TNM staging Stage 0 Stage I Stage II Stage III Stage IVa

Stage IVb Stage IVc

Tis N0 M0 T1 N0 M0 T2 N0 M0 T3 N0 M0 T1-3 N1 M0 T4a N0 M0 T4a N1 M0 T1-4a N2 M0 Any T N3 M0 T4b Any N M0 Any T Any N M1

Treatment Considerations
The precise assessment of the tumor stage for oral cancers is necessary in order to develop an appropriate treatment approach. The general physical and psychologic condition of a patient should also be taken into consideration. Key questions that must be answered are: Is the patient medically fit for an extensive procedure? Can the patients health status be optimized? Does the patient comprehend the treatment options and possible sequelae .

Multiple general statements can be made concerning the surgical management of oral cancer as a whole. A detailed discussion of the treatment of each oral cavity subsite follows within this chapter. For earlystage lesions of the oral cavity (T1/T2), transoral resection tends to be possible with complete tumor removal and adequate margin control. Primary closure, healing by secondary intention or placement of a splitthickness skin graft may be used for reconstruction of small defects. Larger and more posteriorly located lesions may require a pullthrough or mandibulotomy-based technique to aid exposure for resection and reconstruction. When the tumor closely approximates the mandible, marginal versus segmental mandibulectomy needs to be considered. Reconstructive options for advanced T-stage lesions include microvascular free tissue or pedicled flap reconstruction. Traditionally, T4b lesions have been considered inoperable. Liao and colleagues demonstrated equivalent results with T4a and selected T4b lesions (without carotid encasement and skull base extension) when aggressive surgical management of the primary site and regional lymphatics with postoperative radiation or chemoradiation therapy was performed. Free tissue reconstruction was necessary in 95% of patients. Local control, disease free, and overall survival numbers were similar.

SurgeryTreatment of the Primary Lesion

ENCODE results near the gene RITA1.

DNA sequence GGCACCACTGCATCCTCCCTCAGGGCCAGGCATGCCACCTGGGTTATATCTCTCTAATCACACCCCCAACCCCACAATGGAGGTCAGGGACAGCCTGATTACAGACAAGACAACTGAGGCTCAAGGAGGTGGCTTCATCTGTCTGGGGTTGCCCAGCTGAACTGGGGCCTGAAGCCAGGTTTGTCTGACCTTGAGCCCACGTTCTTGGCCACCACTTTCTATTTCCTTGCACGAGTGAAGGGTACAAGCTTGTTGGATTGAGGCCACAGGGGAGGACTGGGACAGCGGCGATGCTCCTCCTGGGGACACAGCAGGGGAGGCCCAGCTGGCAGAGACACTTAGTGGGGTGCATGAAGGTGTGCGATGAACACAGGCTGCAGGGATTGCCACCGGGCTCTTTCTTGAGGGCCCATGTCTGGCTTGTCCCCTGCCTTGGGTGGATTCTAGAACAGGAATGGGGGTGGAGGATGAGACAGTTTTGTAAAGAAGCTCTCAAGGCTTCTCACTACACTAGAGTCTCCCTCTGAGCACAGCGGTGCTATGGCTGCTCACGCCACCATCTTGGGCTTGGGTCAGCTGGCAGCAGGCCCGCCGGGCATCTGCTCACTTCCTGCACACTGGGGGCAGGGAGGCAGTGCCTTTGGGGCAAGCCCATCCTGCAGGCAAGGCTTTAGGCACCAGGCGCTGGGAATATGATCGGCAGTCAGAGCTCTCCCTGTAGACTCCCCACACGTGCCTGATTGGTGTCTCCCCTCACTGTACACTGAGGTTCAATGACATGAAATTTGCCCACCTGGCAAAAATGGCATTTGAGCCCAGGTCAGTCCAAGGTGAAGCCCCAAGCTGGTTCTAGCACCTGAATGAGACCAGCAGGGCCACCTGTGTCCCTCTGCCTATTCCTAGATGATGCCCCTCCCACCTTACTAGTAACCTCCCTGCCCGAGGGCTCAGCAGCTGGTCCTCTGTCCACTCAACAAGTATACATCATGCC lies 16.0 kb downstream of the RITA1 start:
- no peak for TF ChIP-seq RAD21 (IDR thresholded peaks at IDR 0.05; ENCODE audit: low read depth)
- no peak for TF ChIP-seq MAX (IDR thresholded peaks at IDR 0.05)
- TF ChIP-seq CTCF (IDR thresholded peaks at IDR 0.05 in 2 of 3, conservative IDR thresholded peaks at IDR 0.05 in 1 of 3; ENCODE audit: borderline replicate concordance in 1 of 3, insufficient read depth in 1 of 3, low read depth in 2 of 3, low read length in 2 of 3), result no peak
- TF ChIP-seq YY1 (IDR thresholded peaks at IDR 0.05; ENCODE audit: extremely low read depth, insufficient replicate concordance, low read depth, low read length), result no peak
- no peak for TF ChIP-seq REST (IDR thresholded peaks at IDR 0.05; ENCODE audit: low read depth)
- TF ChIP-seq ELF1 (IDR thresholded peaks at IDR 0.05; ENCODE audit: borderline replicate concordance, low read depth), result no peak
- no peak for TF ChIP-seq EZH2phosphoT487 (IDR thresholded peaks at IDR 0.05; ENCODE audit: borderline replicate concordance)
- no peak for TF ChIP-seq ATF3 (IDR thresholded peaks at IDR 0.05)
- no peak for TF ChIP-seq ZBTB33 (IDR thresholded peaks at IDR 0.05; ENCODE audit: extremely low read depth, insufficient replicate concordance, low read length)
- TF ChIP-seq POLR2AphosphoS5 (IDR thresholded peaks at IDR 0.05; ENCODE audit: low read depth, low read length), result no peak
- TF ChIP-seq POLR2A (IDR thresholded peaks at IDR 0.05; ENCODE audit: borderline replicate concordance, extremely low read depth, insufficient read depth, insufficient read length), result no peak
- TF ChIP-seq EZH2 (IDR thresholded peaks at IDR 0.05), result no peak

Operative Approaches The surgical approach to the oral cavity primary site is dictated by the size, location, and associated involved anatomy relative to the tumors presentation. Resection of limited (T1, small T2s) primary lesions can typically be performed transorally. Using transtumoral cuts, larger lesions can also be excised to a negative margin using the transoral approach. Advanced-stage oral tongue lesions, in particular those with posterior extension, may require a mandibulotomy-based approach to allow adequate access for the resection of the posterior margin of the tumor and allow for reconstruction. Advanced-staged tumors of the anterior oral tongue and floor of mouth, in particular those that involve the genioglossus and mylohyoid musculature (without mandibular involvement), can be efficiently managed with a visor or degloving approach. This approach can allow for excellent visualization enabling wide resection of the deeply invasive primary lesion while sparing the patient from a mandibulotomy and a possible postoperative nonunion. Specific considerations relative to the resection of various types of presentations at the different oral cavity sites are discussed as follows. Lip The majority of neoplastic lesions that affect this subsite present on the lower (88% to 95%) as opposed to the upper lip (2% to 7%) or the commissure (1%) Small primary lesions may be treated with surgery or radiation with equal success and acceptable cosmetic results. However, surgical excision with histologic confirmation of tumor-free margins is the preferred modality. The reconstruction of lip defects after tumor excision requires innovative techniques to provide oral competence, maintenance of dynamic function, and acceptable cosmesis. With small lesions, defects up to one third of the lips length, simple excision with primary closure is possible. When lesions require resection of up to one third to two thirds of a lips length, reconstructive options include a lip-switch (Abbe-Estlander) or a Johansson stepladder flap.67 For tumors requiring resection of more than two thirds of the lip, the reconstructive options are the Gilles fan flap, bilateral advance-ment flaps, Karapandzic, or a free radial forearm with palmaris longus tendon. The Karapandzic flap is a sensate, neuromuscular flap that includes the remaining orbicularis oris muscle. The blood supply for this flap is the corresponding branches of the labial artery. Microstomia is a potential complication with these methods of lip reconstruction. For large defects, Webster or Bernard procedures using lateral nasolabial flaps with buccal advancement have been described. In addition, for aggressive and advanced-staged lesions, an evaluation for